This year's autumn color season has finally arrived in the big cities after a shimmering journey down the country beginning among the northern peaks of Daisetsuzan in Hokkaido more than two months ago. With Raina catching a dazzling display of color in Kyoto yesterday, today I headed to Tokyo to see how the colors were faring in the nation's capital. I'm pleased to report that the colors here are likewise coming along very nicely and providing some very picturesque autumnal scenes.
I started today's color chasing at Icho Namiki, also known as 'Ginkgo Avenue' in Meiji Jingu Gaien Park. The avenue is known for its uniquely trimmed ginkgo trees that flank the road and turn a brilliant yellow come autumn. Today, the trees looked to have just about reached their peak, with a little room for more development in some areas. Providing there are no violent winds or showers that bring a premature end to the season, I think this area will remain great for color viewing until around the end of next week.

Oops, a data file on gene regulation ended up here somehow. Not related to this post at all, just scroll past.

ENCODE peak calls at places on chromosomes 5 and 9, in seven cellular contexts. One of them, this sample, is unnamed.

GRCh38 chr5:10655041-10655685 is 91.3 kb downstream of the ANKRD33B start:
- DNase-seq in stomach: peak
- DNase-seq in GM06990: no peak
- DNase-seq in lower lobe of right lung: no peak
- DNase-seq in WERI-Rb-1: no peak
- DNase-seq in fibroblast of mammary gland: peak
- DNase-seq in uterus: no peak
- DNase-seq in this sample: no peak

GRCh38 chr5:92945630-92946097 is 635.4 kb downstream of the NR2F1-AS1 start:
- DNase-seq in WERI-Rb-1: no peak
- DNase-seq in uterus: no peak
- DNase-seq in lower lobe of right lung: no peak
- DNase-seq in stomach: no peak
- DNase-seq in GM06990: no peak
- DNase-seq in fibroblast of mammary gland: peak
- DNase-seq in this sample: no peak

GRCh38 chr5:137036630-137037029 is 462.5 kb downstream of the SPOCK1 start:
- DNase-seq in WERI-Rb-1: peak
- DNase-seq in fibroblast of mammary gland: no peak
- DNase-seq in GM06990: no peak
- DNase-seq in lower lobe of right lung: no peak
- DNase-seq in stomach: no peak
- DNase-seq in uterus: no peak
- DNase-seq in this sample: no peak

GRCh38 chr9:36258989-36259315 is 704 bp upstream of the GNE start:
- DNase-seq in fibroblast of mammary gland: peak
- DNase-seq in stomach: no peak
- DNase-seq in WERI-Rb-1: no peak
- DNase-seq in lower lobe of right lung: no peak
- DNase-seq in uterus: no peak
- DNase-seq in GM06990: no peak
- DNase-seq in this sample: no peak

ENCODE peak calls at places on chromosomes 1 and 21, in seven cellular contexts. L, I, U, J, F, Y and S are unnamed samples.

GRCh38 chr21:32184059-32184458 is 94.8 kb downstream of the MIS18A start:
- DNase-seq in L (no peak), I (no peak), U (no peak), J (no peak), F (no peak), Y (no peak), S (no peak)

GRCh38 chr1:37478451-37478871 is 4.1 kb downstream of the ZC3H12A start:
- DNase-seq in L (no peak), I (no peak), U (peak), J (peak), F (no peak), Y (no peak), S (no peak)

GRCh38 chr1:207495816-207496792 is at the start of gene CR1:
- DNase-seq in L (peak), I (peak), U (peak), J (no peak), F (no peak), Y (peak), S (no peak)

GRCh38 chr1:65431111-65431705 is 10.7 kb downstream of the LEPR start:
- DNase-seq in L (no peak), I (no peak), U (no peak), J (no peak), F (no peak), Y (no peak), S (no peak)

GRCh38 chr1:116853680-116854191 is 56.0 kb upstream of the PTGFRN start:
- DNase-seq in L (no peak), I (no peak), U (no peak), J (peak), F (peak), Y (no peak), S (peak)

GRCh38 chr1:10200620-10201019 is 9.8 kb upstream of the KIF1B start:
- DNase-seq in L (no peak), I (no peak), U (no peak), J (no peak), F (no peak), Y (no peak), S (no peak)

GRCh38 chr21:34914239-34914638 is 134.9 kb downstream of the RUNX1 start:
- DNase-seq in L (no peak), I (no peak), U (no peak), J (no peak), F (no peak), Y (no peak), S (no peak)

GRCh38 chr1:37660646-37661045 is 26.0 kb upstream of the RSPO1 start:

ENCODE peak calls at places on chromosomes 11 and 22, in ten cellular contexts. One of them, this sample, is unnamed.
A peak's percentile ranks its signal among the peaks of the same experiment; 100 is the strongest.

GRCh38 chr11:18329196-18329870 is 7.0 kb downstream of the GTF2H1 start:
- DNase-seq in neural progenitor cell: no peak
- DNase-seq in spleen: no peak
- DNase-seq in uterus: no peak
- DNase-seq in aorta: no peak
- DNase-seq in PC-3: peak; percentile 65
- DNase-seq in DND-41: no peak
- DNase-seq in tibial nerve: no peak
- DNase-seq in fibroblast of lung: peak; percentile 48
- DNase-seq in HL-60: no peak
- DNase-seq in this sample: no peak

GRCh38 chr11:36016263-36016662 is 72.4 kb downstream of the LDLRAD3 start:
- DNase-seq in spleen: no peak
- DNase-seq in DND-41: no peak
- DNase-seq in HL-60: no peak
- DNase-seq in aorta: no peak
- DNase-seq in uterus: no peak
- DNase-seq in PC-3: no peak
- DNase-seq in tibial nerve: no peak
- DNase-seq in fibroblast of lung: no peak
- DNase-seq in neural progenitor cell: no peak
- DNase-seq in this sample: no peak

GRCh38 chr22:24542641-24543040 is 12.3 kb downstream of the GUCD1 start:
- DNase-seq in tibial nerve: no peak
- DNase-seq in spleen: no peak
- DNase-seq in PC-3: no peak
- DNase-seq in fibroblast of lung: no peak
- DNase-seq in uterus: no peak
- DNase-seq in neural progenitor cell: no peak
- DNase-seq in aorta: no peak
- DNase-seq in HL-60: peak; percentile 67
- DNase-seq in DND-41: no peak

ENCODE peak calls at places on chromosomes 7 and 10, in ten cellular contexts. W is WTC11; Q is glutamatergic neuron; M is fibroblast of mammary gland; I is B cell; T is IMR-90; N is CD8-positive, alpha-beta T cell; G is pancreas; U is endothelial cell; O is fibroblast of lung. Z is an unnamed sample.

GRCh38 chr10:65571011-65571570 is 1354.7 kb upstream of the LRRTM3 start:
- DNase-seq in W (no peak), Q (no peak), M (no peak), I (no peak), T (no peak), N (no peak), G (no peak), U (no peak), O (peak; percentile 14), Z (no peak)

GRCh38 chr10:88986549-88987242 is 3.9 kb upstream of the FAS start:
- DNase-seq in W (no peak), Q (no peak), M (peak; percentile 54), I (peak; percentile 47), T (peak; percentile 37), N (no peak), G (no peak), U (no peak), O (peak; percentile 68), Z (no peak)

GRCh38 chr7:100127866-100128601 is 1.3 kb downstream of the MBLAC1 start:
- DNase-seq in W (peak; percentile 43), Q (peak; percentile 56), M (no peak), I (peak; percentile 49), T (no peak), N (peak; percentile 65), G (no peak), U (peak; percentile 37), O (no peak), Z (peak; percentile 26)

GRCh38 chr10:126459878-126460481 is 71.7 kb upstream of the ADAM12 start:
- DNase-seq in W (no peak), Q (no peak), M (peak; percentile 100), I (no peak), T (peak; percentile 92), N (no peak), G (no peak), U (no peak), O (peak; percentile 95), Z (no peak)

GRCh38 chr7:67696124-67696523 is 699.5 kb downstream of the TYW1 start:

Next up was Hibiya Park in the heart of Tokyo. This old park first opened in 1903 as Japan's first western style park, and today it continues to attract visitors who enjoy strolling along its meandering paths and taking in the scenery. Today the park was beautiful, especially in its southern half, as vibrant reds, yellows and golds surrounded one of the park's ponds. As with Icho Namiki, peak looks to have only recently arrived here, and I expect that barring any extreme weather, the park will remain a great place to see autumn colors until around the latter part of next week.
Following my exploration of Hibiya Park, I walked over to the Imperial East Gardens to see the state of the colors in the Ninomaru Japanese garden, a popular spot with tourists especially at this time of year. The colors today were nice, but certainly lacking the intensity that I had seen at the other two stops today. I'd say that while certainly worth a visit right now, the garden is still a couple of days from reaching its peak; after which I expect it to stay in an optimal state for color viewing for around one to two weeks thereafter depending on the weather.